“It was a good way of meeting people and putting something back into the community,” said David.
With no grandchildren interested in taking over the farm in Kenton, they decided to return to Scotland for personal reasons, none of which have anything to do with this country that they have embraced for the past 25 years.
They have lifetime friendships in Scotland — people who they went to school with and who were neighbours. As well, they hope to see more of their oldest son, David, his wife Alison and their university-aged sons.
As David said, “their roots run deep” and being born, raised, and spending the better part of their lives in Scotland has affected their decision. With age comes change in values and perspective. What was once considered important to them has perhaps been trumped by different and more compelling facets of life.
They miss the vast history of the old country itself.
As they age (and particularly due to COVID-19 restrictions this past year), they predict that they will be unable to travel as much as they used to. As well, some of their Scottish friends and relatives and the four or five couples that they were really close friends with since moving to Canada are now gone.
“When you move a long distance away from your home and you make new friends (only people who have emigrated notice this), when you are in a company of people who you have only known for five or 10 years and they start talking about things that happened locally before your time, you feel kind of out of place,” David said. “I did notice at DairyScot Edinburgh in 2019 that I met around 70 people who I knew and knew me; (by comparison) if I went to the Manitoba Winter Fair, I would be lucky if I meet 10 or so.”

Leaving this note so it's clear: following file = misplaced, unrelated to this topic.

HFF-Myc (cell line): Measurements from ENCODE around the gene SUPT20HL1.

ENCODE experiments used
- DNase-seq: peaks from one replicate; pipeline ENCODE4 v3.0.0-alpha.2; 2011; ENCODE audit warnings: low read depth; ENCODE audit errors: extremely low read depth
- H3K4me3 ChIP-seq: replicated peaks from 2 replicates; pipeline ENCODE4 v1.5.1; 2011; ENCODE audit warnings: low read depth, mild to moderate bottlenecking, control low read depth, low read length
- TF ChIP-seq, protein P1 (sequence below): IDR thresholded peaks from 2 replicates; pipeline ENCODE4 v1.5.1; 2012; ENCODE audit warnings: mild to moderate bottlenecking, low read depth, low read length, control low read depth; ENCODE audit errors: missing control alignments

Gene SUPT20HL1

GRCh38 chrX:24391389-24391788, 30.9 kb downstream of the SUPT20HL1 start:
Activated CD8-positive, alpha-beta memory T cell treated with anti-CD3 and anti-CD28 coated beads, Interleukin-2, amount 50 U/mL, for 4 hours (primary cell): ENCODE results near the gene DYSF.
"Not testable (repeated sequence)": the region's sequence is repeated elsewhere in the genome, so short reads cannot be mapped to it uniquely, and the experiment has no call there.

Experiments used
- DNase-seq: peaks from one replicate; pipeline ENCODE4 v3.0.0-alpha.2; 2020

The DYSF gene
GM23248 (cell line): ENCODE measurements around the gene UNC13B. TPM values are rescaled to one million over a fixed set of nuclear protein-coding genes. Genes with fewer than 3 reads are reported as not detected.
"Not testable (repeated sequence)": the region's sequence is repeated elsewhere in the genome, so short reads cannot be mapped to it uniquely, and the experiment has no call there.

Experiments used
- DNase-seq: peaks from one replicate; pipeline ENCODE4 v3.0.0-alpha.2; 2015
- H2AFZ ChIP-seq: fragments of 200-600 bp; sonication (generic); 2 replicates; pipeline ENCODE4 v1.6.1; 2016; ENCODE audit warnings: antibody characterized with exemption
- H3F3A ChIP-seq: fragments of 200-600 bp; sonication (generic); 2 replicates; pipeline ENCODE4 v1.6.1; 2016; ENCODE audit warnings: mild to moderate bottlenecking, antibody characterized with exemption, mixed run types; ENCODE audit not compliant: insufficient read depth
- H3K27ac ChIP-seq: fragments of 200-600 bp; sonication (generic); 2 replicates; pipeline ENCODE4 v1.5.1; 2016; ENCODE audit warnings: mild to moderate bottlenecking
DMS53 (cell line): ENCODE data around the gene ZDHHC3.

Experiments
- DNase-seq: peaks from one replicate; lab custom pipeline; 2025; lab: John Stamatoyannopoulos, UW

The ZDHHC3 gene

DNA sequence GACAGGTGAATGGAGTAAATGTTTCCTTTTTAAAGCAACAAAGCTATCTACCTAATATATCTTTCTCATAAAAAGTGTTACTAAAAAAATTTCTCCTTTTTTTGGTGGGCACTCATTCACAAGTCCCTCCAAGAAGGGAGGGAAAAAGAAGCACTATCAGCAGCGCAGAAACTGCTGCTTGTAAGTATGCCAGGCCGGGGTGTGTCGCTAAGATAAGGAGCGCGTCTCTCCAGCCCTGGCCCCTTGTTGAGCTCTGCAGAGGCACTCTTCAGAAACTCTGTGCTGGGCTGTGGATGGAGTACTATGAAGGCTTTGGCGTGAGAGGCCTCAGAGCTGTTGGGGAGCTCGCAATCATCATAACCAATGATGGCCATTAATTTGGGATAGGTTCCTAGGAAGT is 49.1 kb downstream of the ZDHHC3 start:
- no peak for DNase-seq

It’s the nature of the beast. People want to fit in to feel worthy and valued. That’s why folks tend to migrate towards other people with the same interests, values or opinions.
There are things they say they will miss about Canada.
“We’ll miss the wide-open spaces and the straight roads,” said David with a chuckle.
What they won’t miss about Canada are the long and sometimes harsh winters, although it looks like Mother Nature gave them a great send-off gift with one of the shortest and warmest winters on record.
The Caldwells, farm equipment auction was slated for April 12 and the land transfer will be complete on April 30.
Due to COVID-19, they’ve not yet seen their new home bought in December, a penthouse flat located near the sea at Turnberry between their beloved Ayrshire and Stranraer, although they’ve imagined it in their minds.
With David’s love of the sea, they chose a spot overlooking the golf course with a view of the Firth of Clyde beyond.
They’ve seen photos of it online and have been reliant on David’s cousin, Jim, to be their eyes and ears overseas.
Like the saying goes, you can take the boy/girl out of the country, but you can’t take the country out of the boy/girl.